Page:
Obviously, if we want to be really rich, one solution is to just hold onto it, rent out the new place and enjoy the capital growth on both properties. But the problem is that maintaining two mortgages is taking up just a little bit more than we make, and renting out the second house will probably not do much more than keep us above water. So we will end up being (asset rich but) extremely broke for at least another year.
Which bites, because it means that we can’t plan to make any overseas trips before 2006. And I probably won’t be able to afford skiing again next year. And we don’t have any idea where we’re going to get the money to replace the car when it dies sometime in the next couple of years. And…and…and…
This is the point at which Fi tells me just to write the next Great American Novel (she’s of the opinion that the Australian market is too small to keep her in the manner to which she wishes to become accustomed). Me, I think it’s going to take some sort of voodoo bank account switcheroo with Stephen King or Tom Clancy.
I dropped Fi off at the airport this morning for her three-day jaunt to Melbourne. The first flight of the morning from Canberra leaves at a stygian 6:00 am, meaning that we needed to get up at a quarter to five.
Now I feel like I’ve been awake forever.
Not that I forgot to mention it to him, but it was Mister ChrisT’s birthday on Friday. He is ancient and somewhat terrible, but he has the distinction of being the only person all year for whom I have bought a birthday present before said date. And probably only because Jimbo mentioned that it was coming up when we happened to be in the games store last week. Being thoughtful ahead of time is generally not my strong point.
[Aside: Not like Jimbo, who also thought to call me when he saw an uber-cheap copy of the Firefly DVD box in Woolworths, or someplace. It now had pride of place on the top of the TV, waiting for the end of the Olympics to be our new (if short term) after-work obsession.That is, if I don’t crack and watch “just one little episode” before then. Of course, I risk the Ire of Fi by doing so in her absence, which might dull the temptation.]
So, have I forgotten any birthdays before the next one I remember, Simon’s in October (which he won’t be back for, thus minimising the urgency for me to do anything about it)?
Herr Fellows has written a superb Monastery story as a response to the somewhat exuberant speculations of futurist Damien Broderick. Actually, for all I know he wrote it a couple of years ago, but the point is that it is funny and you should read it. Also, it’s good to see The Monastery concept getting a decent workout. Andrew and I came up with the concept as a sort of collaborative story setting a couple of years ago. Andrew set his 2002 NaNoWriMo story “Lotus thingy etc” there. Naturally, to date I have failed to fulfil any promises I may have made to actually write a Monastery story. Failure to expend effort is my default setting… But be that as it may, go read Chris’ rather good story. Oh, and Andrew’s, which I just noticed and is also quite neat.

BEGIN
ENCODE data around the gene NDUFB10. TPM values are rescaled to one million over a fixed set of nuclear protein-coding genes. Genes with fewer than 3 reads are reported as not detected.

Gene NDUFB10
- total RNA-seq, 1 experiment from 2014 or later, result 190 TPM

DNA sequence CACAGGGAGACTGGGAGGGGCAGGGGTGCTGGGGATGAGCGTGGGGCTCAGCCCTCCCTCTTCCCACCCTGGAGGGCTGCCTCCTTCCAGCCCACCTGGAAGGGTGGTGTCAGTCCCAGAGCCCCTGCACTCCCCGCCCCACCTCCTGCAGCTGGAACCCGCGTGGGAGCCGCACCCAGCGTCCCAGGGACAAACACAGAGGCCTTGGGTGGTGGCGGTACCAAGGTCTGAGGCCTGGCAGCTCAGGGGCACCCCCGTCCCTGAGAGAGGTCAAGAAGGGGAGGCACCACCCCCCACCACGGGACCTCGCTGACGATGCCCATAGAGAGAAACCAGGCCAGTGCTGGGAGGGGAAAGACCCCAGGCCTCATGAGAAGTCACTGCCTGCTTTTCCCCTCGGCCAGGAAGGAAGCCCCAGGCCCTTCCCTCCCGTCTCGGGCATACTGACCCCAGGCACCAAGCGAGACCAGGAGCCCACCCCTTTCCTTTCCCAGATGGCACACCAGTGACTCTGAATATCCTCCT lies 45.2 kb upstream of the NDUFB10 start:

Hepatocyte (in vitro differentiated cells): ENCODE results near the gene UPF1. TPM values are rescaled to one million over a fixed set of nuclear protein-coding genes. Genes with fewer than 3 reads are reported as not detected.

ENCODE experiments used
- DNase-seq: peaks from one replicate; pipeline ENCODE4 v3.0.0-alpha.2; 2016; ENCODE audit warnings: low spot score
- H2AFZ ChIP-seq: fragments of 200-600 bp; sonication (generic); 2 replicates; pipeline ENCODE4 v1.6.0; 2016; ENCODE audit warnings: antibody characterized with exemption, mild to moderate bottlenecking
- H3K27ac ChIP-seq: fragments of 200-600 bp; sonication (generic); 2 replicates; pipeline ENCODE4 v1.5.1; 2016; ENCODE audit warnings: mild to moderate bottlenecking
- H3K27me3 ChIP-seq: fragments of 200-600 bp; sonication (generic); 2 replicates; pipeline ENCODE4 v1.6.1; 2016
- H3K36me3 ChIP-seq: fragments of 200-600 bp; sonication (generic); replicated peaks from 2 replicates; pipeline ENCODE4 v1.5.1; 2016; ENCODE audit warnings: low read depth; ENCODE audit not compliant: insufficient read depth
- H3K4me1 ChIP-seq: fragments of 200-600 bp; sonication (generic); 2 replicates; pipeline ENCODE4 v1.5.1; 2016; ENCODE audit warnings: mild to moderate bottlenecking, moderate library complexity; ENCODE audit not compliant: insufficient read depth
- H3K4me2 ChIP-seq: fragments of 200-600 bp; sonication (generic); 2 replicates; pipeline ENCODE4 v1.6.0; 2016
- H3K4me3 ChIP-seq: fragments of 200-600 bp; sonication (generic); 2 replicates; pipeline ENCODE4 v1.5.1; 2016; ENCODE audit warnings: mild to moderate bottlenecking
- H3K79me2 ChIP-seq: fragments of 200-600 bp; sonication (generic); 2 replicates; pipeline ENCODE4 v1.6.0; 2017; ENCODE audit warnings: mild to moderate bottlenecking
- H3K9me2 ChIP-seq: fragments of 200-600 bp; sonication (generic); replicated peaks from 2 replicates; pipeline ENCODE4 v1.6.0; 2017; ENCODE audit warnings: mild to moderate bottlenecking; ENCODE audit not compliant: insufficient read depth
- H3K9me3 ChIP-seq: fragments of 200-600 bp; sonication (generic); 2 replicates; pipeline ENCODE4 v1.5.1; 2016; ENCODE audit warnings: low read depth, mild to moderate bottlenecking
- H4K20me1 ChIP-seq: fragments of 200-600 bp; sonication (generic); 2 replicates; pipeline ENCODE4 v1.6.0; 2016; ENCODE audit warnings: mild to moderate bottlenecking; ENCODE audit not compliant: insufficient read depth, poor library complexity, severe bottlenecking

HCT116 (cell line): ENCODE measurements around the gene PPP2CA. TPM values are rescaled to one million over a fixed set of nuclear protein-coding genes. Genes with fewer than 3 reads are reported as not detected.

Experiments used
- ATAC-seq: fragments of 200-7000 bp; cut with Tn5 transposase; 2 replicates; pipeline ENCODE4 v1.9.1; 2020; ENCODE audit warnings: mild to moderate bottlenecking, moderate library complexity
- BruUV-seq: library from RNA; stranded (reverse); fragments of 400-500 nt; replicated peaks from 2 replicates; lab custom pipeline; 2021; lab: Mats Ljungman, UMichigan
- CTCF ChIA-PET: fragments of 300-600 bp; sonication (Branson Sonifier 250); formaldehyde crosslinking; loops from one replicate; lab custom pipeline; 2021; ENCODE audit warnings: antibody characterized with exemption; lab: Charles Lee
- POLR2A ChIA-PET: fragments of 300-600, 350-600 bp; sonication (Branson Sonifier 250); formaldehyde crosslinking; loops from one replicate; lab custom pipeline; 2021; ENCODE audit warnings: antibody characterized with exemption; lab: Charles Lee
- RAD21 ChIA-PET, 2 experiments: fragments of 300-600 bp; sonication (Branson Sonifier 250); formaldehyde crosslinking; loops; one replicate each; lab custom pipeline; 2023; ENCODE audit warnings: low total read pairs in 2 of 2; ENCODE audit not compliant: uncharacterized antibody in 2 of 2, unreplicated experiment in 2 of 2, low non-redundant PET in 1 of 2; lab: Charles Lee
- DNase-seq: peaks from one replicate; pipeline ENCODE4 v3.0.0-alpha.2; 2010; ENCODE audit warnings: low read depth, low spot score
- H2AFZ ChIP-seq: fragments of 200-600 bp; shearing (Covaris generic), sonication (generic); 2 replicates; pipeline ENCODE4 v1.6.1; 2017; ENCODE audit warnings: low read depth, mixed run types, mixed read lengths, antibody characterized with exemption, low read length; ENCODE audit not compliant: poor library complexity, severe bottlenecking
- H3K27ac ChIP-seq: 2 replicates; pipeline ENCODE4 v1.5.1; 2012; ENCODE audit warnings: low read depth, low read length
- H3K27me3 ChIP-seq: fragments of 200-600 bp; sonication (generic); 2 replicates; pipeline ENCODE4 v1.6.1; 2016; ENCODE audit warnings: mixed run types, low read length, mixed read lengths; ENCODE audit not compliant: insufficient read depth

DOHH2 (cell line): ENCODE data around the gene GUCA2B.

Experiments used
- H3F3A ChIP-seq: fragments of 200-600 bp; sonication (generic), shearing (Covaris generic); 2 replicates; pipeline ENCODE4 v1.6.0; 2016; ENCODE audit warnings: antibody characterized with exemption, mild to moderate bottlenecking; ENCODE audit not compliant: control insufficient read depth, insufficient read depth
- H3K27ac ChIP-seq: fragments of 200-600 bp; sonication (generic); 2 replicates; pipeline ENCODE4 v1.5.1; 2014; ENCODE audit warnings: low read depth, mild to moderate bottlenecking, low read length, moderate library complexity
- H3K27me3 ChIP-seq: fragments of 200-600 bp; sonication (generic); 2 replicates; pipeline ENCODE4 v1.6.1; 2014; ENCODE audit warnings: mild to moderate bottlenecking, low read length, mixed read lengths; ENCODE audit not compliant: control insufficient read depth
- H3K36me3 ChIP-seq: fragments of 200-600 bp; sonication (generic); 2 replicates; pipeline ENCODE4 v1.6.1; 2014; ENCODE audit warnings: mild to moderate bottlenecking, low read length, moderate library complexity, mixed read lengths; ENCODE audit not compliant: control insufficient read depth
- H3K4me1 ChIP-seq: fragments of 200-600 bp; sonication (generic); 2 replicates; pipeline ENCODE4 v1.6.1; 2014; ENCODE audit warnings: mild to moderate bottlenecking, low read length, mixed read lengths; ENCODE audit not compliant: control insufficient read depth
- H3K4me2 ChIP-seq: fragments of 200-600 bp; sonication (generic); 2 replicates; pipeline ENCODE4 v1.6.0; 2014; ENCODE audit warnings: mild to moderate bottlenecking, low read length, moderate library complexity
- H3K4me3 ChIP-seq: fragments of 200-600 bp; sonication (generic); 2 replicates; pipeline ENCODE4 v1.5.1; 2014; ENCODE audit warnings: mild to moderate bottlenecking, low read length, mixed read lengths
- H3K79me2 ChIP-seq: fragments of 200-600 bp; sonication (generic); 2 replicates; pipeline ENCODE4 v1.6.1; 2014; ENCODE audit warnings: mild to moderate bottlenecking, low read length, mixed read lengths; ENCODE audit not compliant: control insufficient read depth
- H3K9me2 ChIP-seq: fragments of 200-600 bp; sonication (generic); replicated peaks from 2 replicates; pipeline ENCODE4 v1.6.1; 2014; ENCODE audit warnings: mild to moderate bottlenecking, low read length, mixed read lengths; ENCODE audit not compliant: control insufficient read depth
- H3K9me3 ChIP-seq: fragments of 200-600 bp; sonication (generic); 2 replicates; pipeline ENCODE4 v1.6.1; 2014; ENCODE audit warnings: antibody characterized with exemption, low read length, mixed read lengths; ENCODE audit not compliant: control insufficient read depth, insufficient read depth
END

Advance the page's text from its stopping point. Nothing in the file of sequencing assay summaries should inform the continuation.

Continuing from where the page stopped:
This Lexifab entry brought to you…
…by the fact that all of my work now depends on other people getting stuff done, which they have yet to do. Oh, and now I find that the people with whom I will need to consult are out of contact for another week. Hmmm. This is a problem, yes?
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Sunday, August 22, 2004
Done and done
The final two chapters of “Bard Wars” are done. It's finished. You can read it here, if you want to.
So there it is, my first draft of my first novel, 103000 words or so. At the moment I'm finding it a little difficult to see past its numerous flaws and give myself any credit just for finishing it. But I did realise to my surprise this morning that I don't feel now as if I never need to do this again. I've been nursing the suspicion that I would get to the end of this thing and do my usual dilettante trick of telling myself that “I've done that, I know as much as I ever need to about writing a novel, what's next?” [Insert list of half-competencies accumulated during a lifetime of modest achievement here].